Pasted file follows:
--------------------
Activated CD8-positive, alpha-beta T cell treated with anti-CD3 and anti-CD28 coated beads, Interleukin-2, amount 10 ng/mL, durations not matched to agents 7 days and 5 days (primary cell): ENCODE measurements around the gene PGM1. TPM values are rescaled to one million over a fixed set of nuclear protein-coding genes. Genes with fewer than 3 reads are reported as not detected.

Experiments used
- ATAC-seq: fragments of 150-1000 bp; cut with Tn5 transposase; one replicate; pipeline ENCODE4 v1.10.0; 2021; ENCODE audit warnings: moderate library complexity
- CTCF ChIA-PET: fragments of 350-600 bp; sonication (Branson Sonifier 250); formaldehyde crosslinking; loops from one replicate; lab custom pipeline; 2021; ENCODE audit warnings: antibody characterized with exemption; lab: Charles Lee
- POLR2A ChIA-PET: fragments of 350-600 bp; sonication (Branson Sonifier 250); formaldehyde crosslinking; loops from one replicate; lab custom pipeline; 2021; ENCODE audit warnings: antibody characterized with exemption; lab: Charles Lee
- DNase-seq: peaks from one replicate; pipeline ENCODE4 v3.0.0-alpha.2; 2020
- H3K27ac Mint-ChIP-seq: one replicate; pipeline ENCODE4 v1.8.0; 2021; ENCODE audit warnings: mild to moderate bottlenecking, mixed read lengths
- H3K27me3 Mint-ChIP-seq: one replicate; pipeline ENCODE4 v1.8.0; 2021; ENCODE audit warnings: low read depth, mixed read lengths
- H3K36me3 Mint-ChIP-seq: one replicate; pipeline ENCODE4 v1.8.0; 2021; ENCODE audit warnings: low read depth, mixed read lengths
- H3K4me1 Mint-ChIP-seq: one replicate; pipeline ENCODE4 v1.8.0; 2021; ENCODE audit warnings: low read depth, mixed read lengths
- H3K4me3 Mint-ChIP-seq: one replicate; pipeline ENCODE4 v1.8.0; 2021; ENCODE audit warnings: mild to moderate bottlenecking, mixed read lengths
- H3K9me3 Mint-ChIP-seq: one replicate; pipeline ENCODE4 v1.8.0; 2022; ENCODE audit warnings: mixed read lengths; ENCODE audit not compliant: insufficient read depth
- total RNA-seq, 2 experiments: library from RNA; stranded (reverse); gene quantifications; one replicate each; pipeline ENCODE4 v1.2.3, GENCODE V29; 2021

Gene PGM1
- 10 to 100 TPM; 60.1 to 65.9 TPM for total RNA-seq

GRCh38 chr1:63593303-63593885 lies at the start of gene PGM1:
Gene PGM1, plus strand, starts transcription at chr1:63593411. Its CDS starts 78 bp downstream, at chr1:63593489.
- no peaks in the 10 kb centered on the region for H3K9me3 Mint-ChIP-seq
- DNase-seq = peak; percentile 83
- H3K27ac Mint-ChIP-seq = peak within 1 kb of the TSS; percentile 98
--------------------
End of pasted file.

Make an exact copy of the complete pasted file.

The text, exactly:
Activated CD8-positive, alpha-beta T cell treated with anti-CD3 and anti-CD28 coated beads, Interleukin-2, amount 10 ng/mL, durations not matched to agents 7 days and 5 days (primary cell): ENCODE measurements around the gene PGM1. TPM values are rescaled to one million over a fixed set of nuclear protein-coding genes. Genes with fewer than 3 reads are reported as not detected.

Experiments used
- ATAC-seq: fragments of 150-1000 bp; cut with Tn5 transposase; one replicate; pipeline ENCODE4 v1.10.0; 2021; ENCODE audit warnings: moderate library complexity
- CTCF ChIA-PET: fragments of 350-600 bp; sonication (Branson Sonifier 250); formaldehyde crosslinking; loops from one replicate; lab custom pipeline; 2021; ENCODE audit warnings: antibody characterized with exemption; lab: Charles Lee
- POLR2A ChIA-PET: fragments of 350-600 bp; sonication (Branson Sonifier 250); formaldehyde crosslinking; loops from one replicate; lab custom pipeline; 2021; ENCODE audit warnings: antibody characterized with exemption; lab: Charles Lee
- DNase-seq: peaks from one replicate; pipeline ENCODE4 v3.0.0-alpha.2; 2020
- H3K27ac Mint-ChIP-seq: one replicate; pipeline ENCODE4 v1.8.0; 2021; ENCODE audit warnings: mild to moderate bottlenecking, mixed read lengths
- H3K27me3 Mint-ChIP-seq: one replicate; pipeline ENCODE4 v1.8.0; 2021; ENCODE audit warnings: low read depth, mixed read lengths
- H3K36me3 Mint-ChIP-seq: one replicate; pipeline ENCODE4 v1.8.0; 2021; ENCODE audit warnings: low read depth, mixed read lengths
- H3K4me1 Mint-ChIP-seq: one replicate; pipeline ENCODE4 v1.8.0; 2021; ENCODE audit warnings: low read depth, mixed read lengths
- H3K4me3 Mint-ChIP-seq: one replicate; pipeline ENCODE4 v1.8.0; 2021; ENCODE audit warnings: mild to moderate bottlenecking, mixed read lengths
- H3K9me3 Mint-ChIP-seq: one replicate; pipeline ENCODE4 v1.8.0; 2022; ENCODE audit warnings: mixed read lengths; ENCODE audit not compliant: insufficient read depth
- total RNA-seq, 2 experiments: library from RNA; stranded (reverse); gene quantifications; one replicate each; pipeline ENCODE4 v1.2.3, GENCODE V29; 2021

Gene PGM1
- 10 to 100 TPM; 60.1 to 65.9 TPM for total RNA-seq

GRCh38 chr1:63593303-63593885 lies at the start of gene PGM1:
Gene PGM1, plus strand, starts transcription at chr1:63593411. Its CDS starts 78 bp downstream, at chr1:63593489.
- no peaks in the 10 kb centered on the region for H3K9me3 Mint-ChIP-seq
- DNase-seq = peak; percentile 83
- H3K27ac Mint-ChIP-seq = peak within 1 kb of the TSS; percentile 98